The opinion of the court was delivered by: SHADUR
Plaintiff class members, having prevailed on the merits of this ERISA-based action (See 910 F. Supp. 396 (N.D. Ill. 1995)), now seek to follow up on that victory by obtaining a fee-plus-expenses award under 29 U.S.C. § 1132(g)(1) against losing defendants Amoco Corporation ("Amoco") and the Employee Retirement Plan of Amoco Corporation and Participating Companies ("Plan"). Because the parties have stipulated as to the amount of fees and expenses that are to be awarded if plaintiffs succeed in that effort (the sum of $ 174,565.18), the only issue for decision here is whether fees and expenses should or should not be awarded--a discretionary determination under the statute.
As most recently explained in Anderson v. Flexel, Inc., 47 F.3d 243, 250-51 (7th Cir. 1995), our Court of Appeals has from time to time utilized two different approaches in determining whether a district court's exercise of that discretion in an ERISA case was appropriate. One of those alternatives is a five-factor test set out in Davidson v. Canteen Corp., 957 F.2d 1404, 1409-10 (7th Cir. 1992) among other cases. And the other alternative, as articulated over a decade ago in Bittner v. Sadoff & Rudoy Indus., 728 F.2d 820, 830 (7th Cir. 1984), "creates a modest presumption...in favor of awarding reasonable attorney's fees to the winning party" and looks to whether "the loser's position, while rejected by the court, had a solid basis--more than merely not frivolous, but less than meritorious." But Anderson among other recent decisions has made it plain that those alternative roads lead to the same destination (47 F.3d at 251, citing cases):
Since then we have stated that the "bottom-line question" under either approach "is essentially the same: was the losing party's position substantially justified and taken in good faith, or was that party simply out to harass its opponent?"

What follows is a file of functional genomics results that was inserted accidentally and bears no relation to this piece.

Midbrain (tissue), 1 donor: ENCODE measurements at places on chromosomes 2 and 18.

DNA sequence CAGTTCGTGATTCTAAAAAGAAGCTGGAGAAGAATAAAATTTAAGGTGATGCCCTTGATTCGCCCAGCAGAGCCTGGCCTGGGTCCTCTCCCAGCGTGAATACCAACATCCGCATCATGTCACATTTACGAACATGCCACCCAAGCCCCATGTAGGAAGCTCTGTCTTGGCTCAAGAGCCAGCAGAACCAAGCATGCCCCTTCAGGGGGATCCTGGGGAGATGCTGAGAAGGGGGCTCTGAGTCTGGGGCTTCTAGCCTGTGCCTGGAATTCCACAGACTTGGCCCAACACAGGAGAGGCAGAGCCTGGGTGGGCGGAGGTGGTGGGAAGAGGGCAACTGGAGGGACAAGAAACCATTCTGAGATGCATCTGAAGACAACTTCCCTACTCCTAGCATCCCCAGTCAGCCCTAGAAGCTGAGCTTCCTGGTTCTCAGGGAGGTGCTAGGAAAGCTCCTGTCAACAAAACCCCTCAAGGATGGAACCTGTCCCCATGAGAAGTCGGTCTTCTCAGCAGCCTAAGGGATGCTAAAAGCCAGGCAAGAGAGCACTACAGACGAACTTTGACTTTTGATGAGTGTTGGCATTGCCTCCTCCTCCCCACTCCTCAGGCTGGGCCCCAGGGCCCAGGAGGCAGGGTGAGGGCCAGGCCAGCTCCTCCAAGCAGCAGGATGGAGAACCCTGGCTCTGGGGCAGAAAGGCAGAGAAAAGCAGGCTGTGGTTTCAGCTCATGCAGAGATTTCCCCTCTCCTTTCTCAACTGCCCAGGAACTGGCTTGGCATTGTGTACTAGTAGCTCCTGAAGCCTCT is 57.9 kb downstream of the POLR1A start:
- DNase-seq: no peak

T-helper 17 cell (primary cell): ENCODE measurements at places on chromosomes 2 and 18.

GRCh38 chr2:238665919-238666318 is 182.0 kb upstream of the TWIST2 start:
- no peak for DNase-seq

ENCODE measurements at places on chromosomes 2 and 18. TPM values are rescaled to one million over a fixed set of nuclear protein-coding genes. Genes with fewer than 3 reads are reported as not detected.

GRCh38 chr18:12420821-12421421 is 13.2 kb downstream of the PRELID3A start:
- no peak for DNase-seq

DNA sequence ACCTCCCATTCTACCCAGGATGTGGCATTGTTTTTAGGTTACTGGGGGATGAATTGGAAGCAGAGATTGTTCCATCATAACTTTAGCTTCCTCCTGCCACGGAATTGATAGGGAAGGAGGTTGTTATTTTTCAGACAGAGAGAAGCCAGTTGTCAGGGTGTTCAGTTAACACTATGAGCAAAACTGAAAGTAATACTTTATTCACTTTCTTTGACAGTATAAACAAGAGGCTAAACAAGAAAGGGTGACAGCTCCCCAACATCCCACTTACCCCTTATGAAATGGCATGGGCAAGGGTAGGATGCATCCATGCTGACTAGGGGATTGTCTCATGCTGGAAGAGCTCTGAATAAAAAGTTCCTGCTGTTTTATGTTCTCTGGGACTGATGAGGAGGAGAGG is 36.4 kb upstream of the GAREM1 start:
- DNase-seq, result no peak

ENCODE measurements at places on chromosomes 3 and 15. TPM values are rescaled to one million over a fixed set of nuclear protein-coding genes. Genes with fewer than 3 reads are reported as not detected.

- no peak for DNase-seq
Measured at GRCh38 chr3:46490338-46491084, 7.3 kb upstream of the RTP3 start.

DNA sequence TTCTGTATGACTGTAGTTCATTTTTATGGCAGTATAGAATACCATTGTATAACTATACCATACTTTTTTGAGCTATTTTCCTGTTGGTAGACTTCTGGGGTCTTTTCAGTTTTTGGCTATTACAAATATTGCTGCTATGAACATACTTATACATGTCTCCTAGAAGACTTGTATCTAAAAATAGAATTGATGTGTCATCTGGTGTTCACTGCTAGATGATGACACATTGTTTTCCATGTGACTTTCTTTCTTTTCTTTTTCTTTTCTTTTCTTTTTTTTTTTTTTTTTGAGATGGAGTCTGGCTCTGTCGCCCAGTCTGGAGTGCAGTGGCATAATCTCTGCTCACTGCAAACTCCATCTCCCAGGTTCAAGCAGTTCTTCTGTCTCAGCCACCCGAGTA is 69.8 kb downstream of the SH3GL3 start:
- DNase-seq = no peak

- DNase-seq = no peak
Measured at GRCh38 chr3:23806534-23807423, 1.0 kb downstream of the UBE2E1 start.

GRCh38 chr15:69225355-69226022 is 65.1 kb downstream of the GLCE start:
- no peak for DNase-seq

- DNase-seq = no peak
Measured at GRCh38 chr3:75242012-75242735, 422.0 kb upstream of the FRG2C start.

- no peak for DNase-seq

This Court's December 8, 1995 memorandum opinion and order (which is now on appeal by Amoco and Plan) did say a number of unkind things about the position advanced by defendants--indeed, it found them to have violated the generous "arbitrary and capricious" standard applied to determinations of the type at issue in the litigation. But it cannot be gainsaid that the question tendered for decision by this Court was pretty much one of first impression and that no element of harassment of the plaintiff class members was involved.
Although the fee-award question may be viewed as a close one (as a matter of common language usage, the concepts of "substantially justified and taken in good faith" and of a "party [being] simply out to harass its opponent" are not ordinarily thought of as exhausting the universe--there would appear to be some no-man's land between those alternatives), this Court concludes that a fee award is inappropriate in this case. Juxtaposing the two quoted phrases, as our Court of Appeals has done in Anderson, strongly suggests that "good faith" is to be taken in the subjective rather than the objective sense (that is, as the opposite of "bad faith" in terms of motive or intent). And the legal position that was asserted by Amoco and Plan certainly comes closer to meeting that standard than to its being characterized as one of mere harassment.
Accordingly plaintiffs' motion for an award of attorneys' fees and expenses under 29 U.S.C. § 1132(g)(1) is denied. Plaintiffs' further motion for an award of fees to be paid out of the class recovery is granted, but any quantification of the amount of that fee (including the question whether it is to be based on a percentage of the recovery) is held in abeyance pending the resolution of the appeal.
Senior United States District Judge
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